Lan accelerates 767 winglet installations and cargo expansion

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Lan has slightly reduced passenger capacity growth plans for the remainder of this year in order to accelerate the installation of winglets on its Boeing 767 fleet.

The Chilean carrier, meanwhile, has revised upwards growth plans for its cargo division citing strong demand.

Lan chief financial officer Alejandra de la Fuente told analysts today that passenger capacity for all of 2008 is now expected to be up 14% to 16%, compared to previous plans of a 16% to 18% increase. Cargo capacity is expected to be up 10% to 12% for 2008, compared to previous plans for an 8% to 10% increase.

De la Fuente says the slower passenger growth is being achieved by delaying plans to increase frequency on several long-haul routes. He says Lan has accelerated its plan for installing winglets on its Boeing 767 fleet and as a result over the remainder of this year 767 utilisation levels will be down.

Lan now plans to have its entire 767 passenger fleet retrofitted with blended winglets by the second quarter of 2010 and its entire 767 cargo fleet retrofitted by the third quarter of 2010.

Lan became one of the launch customer of Aviation Partners Boeing’s 767-300ER winglet retrofit programme in May 2007 when it placed an order for 15 shipsets, covering all eight of its freighters plus seven of its passenger aircraft, while taking options for another 20 shipsets.

The recent rise in oil prices has prompted Lan to expand and accelerate the programme to include its entire 767 fleet. De la Fuente points out the winglets will result in a 6% fuel consumption improvement per aircraft.

Lan now operates eight 767-300 freighters and 24 767-300ER passenger aircraft. It plans to add two more 767-300ERs in the second half of this year and another two next year. But ultimately all 28 of its 767-300ERs as well as its five A340s will be replaced with 32 new Boeing 787.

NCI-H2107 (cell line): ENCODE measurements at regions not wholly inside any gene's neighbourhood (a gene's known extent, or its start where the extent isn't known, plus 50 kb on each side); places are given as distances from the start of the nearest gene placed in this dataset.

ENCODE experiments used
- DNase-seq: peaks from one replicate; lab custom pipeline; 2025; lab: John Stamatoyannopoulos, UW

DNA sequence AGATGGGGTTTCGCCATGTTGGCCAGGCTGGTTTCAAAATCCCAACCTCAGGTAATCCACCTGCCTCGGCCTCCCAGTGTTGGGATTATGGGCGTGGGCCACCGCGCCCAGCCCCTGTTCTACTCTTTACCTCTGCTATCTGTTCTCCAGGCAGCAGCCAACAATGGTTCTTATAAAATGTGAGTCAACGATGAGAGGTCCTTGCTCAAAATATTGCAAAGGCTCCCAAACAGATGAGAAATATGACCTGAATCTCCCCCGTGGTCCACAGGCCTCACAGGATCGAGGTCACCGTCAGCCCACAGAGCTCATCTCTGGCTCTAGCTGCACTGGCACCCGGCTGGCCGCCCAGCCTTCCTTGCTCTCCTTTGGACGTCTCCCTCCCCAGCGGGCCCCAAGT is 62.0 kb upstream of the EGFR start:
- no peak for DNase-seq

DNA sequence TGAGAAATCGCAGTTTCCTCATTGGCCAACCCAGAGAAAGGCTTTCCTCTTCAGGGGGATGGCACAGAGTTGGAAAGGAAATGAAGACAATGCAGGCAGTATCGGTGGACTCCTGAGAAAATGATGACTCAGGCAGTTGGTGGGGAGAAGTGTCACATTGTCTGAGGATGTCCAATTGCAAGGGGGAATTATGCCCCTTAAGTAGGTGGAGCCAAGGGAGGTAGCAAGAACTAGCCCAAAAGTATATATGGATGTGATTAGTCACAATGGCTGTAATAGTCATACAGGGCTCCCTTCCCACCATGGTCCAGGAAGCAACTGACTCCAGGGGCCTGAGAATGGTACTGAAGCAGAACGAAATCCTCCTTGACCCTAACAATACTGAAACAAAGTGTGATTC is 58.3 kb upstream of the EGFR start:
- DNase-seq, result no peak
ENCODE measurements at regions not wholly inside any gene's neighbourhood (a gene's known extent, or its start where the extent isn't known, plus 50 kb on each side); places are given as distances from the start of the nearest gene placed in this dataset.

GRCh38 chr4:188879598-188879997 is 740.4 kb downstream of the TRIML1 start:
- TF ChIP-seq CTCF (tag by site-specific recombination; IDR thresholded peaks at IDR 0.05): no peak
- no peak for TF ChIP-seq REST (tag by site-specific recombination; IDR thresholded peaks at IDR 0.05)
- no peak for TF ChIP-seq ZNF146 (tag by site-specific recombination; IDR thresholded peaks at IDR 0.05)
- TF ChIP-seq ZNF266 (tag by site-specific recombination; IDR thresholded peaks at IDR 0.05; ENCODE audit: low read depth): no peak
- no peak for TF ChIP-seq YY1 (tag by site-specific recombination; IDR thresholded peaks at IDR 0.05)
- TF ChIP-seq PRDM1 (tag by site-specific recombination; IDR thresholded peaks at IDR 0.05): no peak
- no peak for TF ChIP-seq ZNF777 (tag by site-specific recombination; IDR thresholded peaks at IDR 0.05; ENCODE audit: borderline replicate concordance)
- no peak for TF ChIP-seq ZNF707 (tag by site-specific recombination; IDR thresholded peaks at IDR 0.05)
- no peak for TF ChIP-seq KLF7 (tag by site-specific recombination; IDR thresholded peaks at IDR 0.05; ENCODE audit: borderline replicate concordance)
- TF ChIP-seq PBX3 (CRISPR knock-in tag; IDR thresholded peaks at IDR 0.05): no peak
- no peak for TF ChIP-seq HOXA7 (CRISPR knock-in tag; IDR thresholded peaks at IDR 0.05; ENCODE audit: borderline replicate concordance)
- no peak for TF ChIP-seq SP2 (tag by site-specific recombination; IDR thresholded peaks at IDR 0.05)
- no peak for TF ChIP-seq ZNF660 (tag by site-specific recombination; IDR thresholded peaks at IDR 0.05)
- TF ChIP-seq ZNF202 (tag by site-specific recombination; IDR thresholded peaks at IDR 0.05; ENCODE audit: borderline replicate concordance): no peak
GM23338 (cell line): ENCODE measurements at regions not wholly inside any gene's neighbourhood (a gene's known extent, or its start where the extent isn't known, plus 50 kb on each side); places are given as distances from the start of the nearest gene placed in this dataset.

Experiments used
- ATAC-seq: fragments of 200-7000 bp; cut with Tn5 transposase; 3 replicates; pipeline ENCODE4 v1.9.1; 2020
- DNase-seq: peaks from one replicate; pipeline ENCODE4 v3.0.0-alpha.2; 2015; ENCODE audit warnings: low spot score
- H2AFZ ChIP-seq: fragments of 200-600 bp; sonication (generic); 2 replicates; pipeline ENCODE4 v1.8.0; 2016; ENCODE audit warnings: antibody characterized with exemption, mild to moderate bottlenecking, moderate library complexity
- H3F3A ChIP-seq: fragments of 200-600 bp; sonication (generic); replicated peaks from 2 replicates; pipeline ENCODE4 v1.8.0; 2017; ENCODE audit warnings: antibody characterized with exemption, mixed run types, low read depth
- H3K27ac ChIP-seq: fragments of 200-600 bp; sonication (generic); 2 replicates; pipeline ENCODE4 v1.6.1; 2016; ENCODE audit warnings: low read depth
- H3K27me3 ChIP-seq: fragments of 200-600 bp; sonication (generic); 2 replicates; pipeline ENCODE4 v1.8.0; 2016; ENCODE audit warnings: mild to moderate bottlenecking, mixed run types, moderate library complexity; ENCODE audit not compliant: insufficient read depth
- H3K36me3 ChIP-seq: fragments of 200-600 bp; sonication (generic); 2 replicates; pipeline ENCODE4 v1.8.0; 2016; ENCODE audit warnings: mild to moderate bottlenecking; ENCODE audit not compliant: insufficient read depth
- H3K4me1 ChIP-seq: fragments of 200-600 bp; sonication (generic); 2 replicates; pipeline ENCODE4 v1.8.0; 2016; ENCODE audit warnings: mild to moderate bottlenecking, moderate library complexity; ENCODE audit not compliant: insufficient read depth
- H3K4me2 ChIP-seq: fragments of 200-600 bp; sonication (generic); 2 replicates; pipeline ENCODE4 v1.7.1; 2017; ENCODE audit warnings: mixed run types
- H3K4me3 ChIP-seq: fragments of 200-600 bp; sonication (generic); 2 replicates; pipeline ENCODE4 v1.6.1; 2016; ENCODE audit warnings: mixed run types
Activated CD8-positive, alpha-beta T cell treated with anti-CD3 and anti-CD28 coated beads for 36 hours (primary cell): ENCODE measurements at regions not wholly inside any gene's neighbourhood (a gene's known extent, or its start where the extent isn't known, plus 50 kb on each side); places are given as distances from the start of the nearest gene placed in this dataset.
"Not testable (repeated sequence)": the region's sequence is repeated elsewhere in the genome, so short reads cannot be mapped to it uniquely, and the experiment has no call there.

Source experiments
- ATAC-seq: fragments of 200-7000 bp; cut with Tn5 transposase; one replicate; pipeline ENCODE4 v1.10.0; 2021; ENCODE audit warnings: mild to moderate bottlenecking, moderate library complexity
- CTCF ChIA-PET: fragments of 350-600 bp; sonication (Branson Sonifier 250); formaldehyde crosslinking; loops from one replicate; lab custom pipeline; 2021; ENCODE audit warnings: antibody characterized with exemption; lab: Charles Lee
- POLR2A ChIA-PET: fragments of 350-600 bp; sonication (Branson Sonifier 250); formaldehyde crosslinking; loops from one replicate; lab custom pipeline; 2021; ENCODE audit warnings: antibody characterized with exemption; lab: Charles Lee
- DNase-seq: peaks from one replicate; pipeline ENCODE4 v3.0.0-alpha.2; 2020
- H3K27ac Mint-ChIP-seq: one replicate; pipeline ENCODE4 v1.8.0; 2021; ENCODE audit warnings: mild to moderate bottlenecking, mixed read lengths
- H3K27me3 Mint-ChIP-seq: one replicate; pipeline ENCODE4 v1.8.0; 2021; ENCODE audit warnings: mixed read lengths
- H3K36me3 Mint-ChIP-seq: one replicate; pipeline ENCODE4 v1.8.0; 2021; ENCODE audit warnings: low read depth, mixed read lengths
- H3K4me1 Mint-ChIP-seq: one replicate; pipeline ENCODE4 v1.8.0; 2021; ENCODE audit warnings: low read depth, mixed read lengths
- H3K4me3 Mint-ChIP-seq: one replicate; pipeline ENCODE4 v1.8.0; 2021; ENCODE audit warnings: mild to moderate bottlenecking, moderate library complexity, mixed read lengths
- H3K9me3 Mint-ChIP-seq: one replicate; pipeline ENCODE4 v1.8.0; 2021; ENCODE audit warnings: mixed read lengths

Lan has been reviewing the last several months options for additional aircraft to offset an expected two-year delay in its 787 deliveries, which were to begin in 2011. De la Fuente says Lan is now “working on extending some 767 operating leases” and is also looking at adding additional 767s to the fleet.

He adds Lan may also acquire additional Airbus A340s to provide interim capacity.

Lan, meanwhile, is accelerating cargo growth for the second half of this year in response to favourable market and competitive conditions.

In the second quarter cargo revenues shot up 49% to $413 million. Cargo capacity was only up 15% while yields increased by 33%.

Lan cargo executives say the growth was mainly driven by stronger inbound import markets as local currencies strengthened against the US dollar. Brazil, Colombia and Peru were the strongest markets, each registering cargo growth of nearly 30% compared to last year.

Lan plans further large capacity gains on the cargo side next year as the carrier starts to take delivery of its new fleet of four Boeing 777 freighters and launches a new cargo subsidiary in Colombia.

De la Fuente says the first 777 will be delivered in the first quarter of next year and initially used on routes between South America and Europe. He adds the Colombian carrier will also launch in the first quarter next year and “will further enhance are already strong network” in South America.

He adds the carrier’s competitive situation in the Latin American market will generally be enhanced by the new 777Fs. Lan already has a 40% share of the region’s cargo market and says the fact it operates a much more fuel efficient fleet than other cargo operators in the region gives it a huge competitive advantage given the current price of oil.

Most of Lan’s cargo competitors operate ageing McDonnell Douglas DC-10 freighters. Lan cargo executives says the new Boeing 777 fleet will give unit costs that will be more than 10% lower than DC-10 operators.

In the second quarter cargo accounted for 39% of the Lan’s revenues, up from 36% a year ago. “The Lan business model is different than other international carriers because cargo plays a much more important role,” says de la Fuente.